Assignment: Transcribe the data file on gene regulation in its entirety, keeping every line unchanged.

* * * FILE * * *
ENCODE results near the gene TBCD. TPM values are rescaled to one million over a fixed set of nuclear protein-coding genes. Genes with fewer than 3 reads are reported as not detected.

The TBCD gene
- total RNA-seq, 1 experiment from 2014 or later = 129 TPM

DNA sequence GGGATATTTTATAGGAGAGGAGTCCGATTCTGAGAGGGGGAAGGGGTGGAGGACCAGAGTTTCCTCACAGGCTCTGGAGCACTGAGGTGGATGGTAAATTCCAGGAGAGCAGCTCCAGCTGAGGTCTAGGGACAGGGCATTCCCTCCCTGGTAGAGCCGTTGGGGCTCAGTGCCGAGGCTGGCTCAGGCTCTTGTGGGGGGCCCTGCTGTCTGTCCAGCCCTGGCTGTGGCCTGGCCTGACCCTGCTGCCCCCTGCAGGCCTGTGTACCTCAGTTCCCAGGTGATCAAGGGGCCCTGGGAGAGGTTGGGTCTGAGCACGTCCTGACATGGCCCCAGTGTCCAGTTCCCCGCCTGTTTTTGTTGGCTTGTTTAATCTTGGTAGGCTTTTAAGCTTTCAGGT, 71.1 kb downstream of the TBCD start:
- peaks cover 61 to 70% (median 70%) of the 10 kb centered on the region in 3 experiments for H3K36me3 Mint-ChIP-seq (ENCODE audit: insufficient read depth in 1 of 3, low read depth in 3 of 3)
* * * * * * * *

ENCODE results near the gene TBCD. TPM values are rescaled to one million over a fixed set of nuclear protein-coding genes. Genes with fewer than 3 reads are reported as not detected.

The TBCD gene
- total RNA-seq, 1 experiment from 2014 or later = 129 TPM

DNA sequence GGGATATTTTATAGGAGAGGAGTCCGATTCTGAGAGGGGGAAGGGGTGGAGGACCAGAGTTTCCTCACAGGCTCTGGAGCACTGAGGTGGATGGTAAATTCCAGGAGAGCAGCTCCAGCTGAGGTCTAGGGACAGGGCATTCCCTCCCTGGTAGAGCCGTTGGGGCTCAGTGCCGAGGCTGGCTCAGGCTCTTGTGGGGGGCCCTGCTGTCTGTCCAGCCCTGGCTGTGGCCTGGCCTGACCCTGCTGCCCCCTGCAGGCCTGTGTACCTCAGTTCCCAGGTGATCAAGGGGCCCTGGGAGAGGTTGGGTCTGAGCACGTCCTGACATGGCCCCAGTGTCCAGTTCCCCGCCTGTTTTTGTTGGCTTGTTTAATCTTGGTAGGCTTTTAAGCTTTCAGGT, 71.1 kb downstream of the TBCD start:
- peaks cover 61 to 70% (median 70%) of the 10 kb centered on the region in 3 experiments for H3K36me3 Mint-ChIP-seq (ENCODE audit: insufficient read depth in 1 of 3, low read depth in 3 of 3)